It is possible, however, for geopolitical interests to be realised without the use of such coercive means. Nations can realise geopolitical interests consensually, to the satisfaction of all involved parties, if the following two conditions are fulfilled. First, the geopolitical interests of all parties should generally complement each other. Of course, some negotiations concerning details would still take place, but between equal parties. Second, no third party should prevent the realisation of the interests in question. Most likely, such external involvement can come from another nation or from an international organisation. Though these two conditions seem reasonable enough, in reality, they are not so often fulfilled.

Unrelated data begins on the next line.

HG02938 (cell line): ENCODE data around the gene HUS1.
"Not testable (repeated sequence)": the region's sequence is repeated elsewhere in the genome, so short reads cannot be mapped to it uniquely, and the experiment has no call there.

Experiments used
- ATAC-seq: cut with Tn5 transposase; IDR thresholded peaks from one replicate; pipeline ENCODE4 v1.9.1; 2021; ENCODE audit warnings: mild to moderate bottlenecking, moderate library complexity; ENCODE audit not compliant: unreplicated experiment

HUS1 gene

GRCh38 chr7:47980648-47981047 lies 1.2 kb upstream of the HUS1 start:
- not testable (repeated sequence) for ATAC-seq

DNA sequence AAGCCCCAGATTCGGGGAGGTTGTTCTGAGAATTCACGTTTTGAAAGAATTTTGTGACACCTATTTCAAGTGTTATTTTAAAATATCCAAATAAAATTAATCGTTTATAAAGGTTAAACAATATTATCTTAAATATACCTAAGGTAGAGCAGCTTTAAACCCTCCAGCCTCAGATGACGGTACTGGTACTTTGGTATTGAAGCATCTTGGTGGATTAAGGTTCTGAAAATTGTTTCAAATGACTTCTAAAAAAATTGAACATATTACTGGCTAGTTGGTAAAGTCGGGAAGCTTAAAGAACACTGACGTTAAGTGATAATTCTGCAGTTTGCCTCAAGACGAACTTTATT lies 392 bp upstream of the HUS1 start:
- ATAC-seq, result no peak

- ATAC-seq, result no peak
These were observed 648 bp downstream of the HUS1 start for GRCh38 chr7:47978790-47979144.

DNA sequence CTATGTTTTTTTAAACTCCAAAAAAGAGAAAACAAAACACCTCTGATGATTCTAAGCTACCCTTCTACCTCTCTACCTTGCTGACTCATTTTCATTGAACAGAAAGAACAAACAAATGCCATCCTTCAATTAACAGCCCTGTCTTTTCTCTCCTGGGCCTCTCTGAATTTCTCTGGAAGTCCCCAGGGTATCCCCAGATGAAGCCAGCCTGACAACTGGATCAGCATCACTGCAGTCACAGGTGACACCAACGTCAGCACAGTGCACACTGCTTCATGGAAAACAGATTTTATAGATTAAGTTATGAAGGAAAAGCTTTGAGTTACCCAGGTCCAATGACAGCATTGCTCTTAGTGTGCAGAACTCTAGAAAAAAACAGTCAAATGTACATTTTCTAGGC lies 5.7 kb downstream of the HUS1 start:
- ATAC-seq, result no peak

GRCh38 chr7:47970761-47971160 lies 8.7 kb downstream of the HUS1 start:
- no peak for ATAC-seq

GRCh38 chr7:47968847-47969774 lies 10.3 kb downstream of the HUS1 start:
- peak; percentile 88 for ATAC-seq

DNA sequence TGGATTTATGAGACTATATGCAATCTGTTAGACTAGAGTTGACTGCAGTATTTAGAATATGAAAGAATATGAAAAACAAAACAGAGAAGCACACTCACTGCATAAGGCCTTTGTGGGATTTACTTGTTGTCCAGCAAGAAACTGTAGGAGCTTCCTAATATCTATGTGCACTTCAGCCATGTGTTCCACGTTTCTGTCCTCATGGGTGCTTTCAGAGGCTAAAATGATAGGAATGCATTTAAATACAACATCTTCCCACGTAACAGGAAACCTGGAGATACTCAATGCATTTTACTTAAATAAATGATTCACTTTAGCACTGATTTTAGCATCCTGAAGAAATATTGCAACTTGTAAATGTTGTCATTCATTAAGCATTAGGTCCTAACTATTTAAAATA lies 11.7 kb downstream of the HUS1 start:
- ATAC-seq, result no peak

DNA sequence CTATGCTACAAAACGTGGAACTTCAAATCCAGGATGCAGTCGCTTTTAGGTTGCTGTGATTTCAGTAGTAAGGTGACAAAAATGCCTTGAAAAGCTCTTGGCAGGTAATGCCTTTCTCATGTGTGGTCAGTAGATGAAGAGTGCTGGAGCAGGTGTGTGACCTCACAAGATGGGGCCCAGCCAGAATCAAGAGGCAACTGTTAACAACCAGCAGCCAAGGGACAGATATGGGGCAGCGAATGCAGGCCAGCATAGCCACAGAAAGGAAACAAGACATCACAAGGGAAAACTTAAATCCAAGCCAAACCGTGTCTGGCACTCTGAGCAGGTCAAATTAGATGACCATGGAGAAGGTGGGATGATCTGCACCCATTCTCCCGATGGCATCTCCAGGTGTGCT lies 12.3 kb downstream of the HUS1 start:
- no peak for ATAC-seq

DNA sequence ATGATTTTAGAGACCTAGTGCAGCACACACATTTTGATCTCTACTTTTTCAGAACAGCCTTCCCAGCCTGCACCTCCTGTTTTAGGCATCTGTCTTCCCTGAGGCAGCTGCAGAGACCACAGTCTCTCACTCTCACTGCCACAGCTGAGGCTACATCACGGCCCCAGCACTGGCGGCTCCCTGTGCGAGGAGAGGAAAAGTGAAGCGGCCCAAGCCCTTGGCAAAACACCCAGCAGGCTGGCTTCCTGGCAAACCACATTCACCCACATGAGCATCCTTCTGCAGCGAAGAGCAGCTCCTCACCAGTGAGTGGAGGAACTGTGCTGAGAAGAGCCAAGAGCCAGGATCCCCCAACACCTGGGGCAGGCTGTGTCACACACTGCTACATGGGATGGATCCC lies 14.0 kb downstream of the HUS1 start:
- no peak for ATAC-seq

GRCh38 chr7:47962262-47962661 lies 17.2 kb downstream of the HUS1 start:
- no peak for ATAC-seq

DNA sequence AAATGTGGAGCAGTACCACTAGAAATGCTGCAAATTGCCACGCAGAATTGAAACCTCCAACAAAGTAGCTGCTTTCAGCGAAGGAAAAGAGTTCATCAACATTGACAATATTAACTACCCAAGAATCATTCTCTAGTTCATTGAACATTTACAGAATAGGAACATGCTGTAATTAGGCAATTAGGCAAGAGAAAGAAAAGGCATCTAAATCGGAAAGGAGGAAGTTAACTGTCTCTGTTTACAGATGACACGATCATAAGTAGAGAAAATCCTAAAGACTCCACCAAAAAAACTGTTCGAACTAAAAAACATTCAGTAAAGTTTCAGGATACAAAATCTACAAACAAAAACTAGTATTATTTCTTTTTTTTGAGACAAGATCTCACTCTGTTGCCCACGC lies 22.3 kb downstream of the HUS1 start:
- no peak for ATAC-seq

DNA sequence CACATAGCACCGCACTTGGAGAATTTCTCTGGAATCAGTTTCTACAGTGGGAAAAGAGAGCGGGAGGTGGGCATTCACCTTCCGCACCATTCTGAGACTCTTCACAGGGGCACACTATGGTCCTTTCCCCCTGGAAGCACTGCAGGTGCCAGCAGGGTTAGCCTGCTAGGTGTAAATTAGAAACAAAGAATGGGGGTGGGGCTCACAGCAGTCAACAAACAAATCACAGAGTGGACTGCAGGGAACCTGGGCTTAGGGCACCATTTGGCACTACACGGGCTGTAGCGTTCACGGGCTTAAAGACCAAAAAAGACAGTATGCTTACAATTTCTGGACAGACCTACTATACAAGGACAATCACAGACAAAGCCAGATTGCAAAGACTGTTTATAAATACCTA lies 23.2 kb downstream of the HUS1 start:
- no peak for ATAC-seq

A final point can be mentioned with regard to the realisation of geopolitical interests. In the last decades, geopolitics has become somewhat less important, because nations have seen their power and sovereignty slowly erode, as globalist, internationalist developments have taken place. Globalisation has made the role that national governments play in international business far less important than it was.[9] Thanks to IT technology and cheap transport, even small and medium sized companies – usually the backbone of healthy economies – have become far less dependent on domestic markets and on the political and material support from their government when investing and selling abroad. Further, the emergence of international organisations with supranational jurisdiction (e.g. UN, Bank of International Settlements, EU, IMF, World Bank, WTO, etc.)[10], and their increasing influence over the affairs of the world, has also drained sovereignty from national governments.[11]